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This article is part of a joint investigative project by Eye on Ohio and the Energy News Network. Read the previous installment: How affiliate arrangements, subsidies and riders led to higher electric bills in Ohio — even as power prices declined.

This calculator provides estimates of how much money Ohioans may have paid (or saved) each month following retail electric deregulation. It’s based on data shared with Eye on Ohio and the Energy News Network from a study that looked at how extra fees and more competition have impacted utility bills. (Note, however, that it doesn’t account for the expected costs of House Bill 6, passed in July 2019.)

Read more: Ohio utility customers pay for more than power. So what’s on an electric bill?

What’s a cross-subsidy effect?

A cross-subsidy exists when one group pays a higher cost in order to allow another group to pay less. 

Two types of cross-subsidies appear on Ohio electric bills. The first type (Type I) is when residential or commercial customers pay a higher rate (cents/kWh) than industrial customers (e.g. Amazon or Honda).

The second type (Type II) of cross-subsidy is when non-regulated utility costs are passed through to regulated customers. This occurs when your utility company, whose revenues are protected by the Public Utilities Commission of Ohio (PUCO), adds charges to your electric bill to protect revenue streams for other companies it or its parent company owns (whose revenues are not protected by the PUCO.) If either cross-subsidy estimate is a cost (a positive number), then it represents the estimated average amount of money that customers similar to you have been paying for this type of cross-subsidy each month under retail deregulation. 

Generally, only customers in the Duke Energy service territory experienced Type II cross-subsidy savings. This is partially because Duke Energy fully divested most of its power plants, as opposed to transferring them to other companies it owns.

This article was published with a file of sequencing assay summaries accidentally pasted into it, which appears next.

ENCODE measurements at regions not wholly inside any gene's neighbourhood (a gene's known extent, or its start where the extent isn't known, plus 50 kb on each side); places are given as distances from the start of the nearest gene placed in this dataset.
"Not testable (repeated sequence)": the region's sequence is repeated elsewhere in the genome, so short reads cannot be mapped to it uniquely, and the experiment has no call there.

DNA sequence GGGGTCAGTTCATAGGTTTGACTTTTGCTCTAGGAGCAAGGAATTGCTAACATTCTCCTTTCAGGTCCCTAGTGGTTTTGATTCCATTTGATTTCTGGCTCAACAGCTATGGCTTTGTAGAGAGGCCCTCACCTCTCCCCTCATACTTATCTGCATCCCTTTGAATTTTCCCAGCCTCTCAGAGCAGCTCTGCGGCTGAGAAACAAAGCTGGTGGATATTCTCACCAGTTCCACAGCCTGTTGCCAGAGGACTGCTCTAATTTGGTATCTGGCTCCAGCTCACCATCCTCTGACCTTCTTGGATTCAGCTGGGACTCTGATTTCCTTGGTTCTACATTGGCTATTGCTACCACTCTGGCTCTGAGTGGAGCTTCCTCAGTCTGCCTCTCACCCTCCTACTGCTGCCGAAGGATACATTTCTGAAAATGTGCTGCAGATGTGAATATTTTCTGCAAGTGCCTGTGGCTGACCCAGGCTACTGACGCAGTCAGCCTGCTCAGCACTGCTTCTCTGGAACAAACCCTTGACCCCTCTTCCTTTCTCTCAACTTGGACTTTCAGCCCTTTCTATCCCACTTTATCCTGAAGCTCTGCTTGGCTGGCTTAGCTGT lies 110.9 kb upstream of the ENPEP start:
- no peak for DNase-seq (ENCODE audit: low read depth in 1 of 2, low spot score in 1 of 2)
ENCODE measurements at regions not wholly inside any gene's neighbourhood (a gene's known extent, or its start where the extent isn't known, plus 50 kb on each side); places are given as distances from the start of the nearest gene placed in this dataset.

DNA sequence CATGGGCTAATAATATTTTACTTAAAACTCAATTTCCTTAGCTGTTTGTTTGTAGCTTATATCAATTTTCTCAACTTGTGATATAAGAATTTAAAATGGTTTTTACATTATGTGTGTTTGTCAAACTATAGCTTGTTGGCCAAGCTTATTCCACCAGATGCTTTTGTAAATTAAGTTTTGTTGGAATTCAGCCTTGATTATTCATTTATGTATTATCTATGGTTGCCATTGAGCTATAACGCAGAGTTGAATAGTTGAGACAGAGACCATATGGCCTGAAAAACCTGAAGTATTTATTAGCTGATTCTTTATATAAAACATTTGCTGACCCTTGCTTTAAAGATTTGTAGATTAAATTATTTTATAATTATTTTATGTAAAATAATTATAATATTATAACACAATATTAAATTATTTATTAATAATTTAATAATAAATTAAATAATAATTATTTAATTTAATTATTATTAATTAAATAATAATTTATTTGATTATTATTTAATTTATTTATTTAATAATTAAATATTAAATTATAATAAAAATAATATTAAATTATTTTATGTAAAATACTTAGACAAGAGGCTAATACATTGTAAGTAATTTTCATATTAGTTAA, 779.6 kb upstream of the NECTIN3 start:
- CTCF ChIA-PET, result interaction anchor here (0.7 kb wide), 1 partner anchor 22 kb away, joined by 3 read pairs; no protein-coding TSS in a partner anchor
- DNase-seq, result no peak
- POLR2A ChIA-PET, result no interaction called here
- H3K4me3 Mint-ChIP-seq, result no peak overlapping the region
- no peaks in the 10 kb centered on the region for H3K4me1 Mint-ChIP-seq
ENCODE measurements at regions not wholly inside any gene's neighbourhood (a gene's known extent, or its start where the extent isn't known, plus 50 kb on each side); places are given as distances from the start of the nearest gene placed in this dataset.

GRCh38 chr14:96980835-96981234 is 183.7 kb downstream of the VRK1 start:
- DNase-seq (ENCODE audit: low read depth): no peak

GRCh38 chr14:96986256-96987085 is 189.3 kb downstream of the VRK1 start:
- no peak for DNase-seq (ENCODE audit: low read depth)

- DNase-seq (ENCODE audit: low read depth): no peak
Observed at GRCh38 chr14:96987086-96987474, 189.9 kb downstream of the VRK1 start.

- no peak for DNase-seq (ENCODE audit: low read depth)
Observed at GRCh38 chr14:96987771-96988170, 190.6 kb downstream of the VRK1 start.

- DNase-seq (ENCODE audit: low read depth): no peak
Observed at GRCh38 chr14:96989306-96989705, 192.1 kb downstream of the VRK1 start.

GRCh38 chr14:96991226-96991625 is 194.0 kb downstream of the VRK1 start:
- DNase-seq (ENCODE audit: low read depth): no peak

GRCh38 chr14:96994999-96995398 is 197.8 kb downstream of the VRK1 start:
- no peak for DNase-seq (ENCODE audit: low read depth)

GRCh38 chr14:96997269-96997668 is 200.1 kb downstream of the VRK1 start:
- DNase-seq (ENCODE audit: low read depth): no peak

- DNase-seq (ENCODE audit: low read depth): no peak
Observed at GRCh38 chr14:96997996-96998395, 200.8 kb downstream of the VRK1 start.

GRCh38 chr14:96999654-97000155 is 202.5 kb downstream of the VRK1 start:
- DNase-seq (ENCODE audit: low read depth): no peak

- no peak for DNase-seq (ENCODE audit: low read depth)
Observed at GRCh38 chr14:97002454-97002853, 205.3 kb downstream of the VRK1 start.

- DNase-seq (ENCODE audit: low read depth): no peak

What is a retail deregulation effect?

Retail electric deregulation in Ohio gave customers the ability to choose their own electricity supplier. It also changed how electric utilities charge customers for their costs and which revenues are protected by the PUCO.

Although revenues from electric supply are no longer protected, Ohio allowed utilities to request protections for new revenues. Costs (i.e., positive numbers) represent the average amount of money that customers similar to you have been paying extra each month under retail deregulation. Negative numbers indicate that these effects resulted in average monthly savings. 

What is the total effect?

The total effect is the sum of the cross-subsidy and retail deregulation price effects. If this number is positive, it reflects the total costs each month on average that customers similar to you have been paying as a result of the way in which retail deregulation has been implemented for your utility. If this number is negative, it reflects that total has been an average monthly savings.

Note: The estimates are derived from peer-reviewed published work led by a research team at The Ohio State University and published in the leading field journal, The Energy Journal. The estimates are derived from economic analyses of data reported by your utility, price data from the federal government, pricing information from your regional transmission operator (RTO), and customer rate data from the Public Utilities Commission of Ohio (PUCO). The price estimates provide the cost (or savings) between a specific period of time — between when retail deregulation was first implemented in your service territory (2009 for AEP, FirstEnergy and Duke Energy; 2011 for DP&L) and 2016. They are provided in 2017 constant (inflation-corrected) U.S. dollars. Additional charges on your monthly bill as enacted by legislation implemented after 2016 are not included in these estimates.

For more information, see Dormady, N., Hoyt, M. Roa-Henriquez, A. & Welch, W. 2019. Who Pays for Retail Electric Deregulation?: Evidence of Cross-Subsidization from Complete Bill Data. The Energy Journal, 40(2): 161-194.